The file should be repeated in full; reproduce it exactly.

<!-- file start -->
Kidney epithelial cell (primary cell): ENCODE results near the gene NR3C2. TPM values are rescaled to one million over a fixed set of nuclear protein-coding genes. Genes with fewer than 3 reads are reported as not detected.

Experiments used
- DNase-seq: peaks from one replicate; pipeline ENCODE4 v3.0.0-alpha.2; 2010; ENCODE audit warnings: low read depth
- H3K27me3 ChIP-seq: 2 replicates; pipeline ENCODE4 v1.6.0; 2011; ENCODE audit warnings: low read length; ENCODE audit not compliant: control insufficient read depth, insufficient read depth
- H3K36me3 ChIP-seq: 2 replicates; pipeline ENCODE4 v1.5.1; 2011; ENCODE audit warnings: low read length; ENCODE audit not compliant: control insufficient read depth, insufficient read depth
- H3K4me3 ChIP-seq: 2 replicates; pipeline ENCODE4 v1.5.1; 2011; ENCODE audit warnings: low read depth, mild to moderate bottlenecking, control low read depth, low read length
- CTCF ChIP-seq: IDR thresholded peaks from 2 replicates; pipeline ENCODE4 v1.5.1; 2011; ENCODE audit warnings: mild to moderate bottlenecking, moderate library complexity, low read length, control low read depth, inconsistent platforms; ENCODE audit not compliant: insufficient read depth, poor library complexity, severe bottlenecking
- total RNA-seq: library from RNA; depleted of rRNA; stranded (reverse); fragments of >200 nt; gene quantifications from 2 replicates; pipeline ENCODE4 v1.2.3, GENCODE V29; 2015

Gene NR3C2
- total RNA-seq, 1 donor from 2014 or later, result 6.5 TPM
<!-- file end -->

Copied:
Kidney epithelial cell (primary cell): ENCODE results near the gene NR3C2. TPM values are rescaled to one million over a fixed set of nuclear protein-coding genes. Genes with fewer than 3 reads are reported as not detected.

Experiments used
- DNase-seq: peaks from one replicate; pipeline ENCODE4 v3.0.0-alpha.2; 2010; ENCODE audit warnings: low read depth
- H3K27me3 ChIP-seq: 2 replicates; pipeline ENCODE4 v1.6.0; 2011; ENCODE audit warnings: low read length; ENCODE audit not compliant: control insufficient read depth, insufficient read depth
- H3K36me3 ChIP-seq: 2 replicates; pipeline ENCODE4 v1.5.1; 2011; ENCODE audit warnings: low read length; ENCODE audit not compliant: control insufficient read depth, insufficient read depth
- H3K4me3 ChIP-seq: 2 replicates; pipeline ENCODE4 v1.5.1; 2011; ENCODE audit warnings: low read depth, mild to moderate bottlenecking, control low read depth, low read length
- CTCF ChIP-seq: IDR thresholded peaks from 2 replicates; pipeline ENCODE4 v1.5.1; 2011; ENCODE audit warnings: mild to moderate bottlenecking, moderate library complexity, low read length, control low read depth, inconsistent platforms; ENCODE audit not compliant: insufficient read depth, poor library complexity, severe bottlenecking
- total RNA-seq: library from RNA; depleted of rRNA; stranded (reverse); fragments of >200 nt; gene quantifications from 2 replicates; pipeline ENCODE4 v1.2.3, GENCODE V29; 2015

Gene NR3C2
- total RNA-seq, 1 donor from 2014 or later, result 6.5 TPM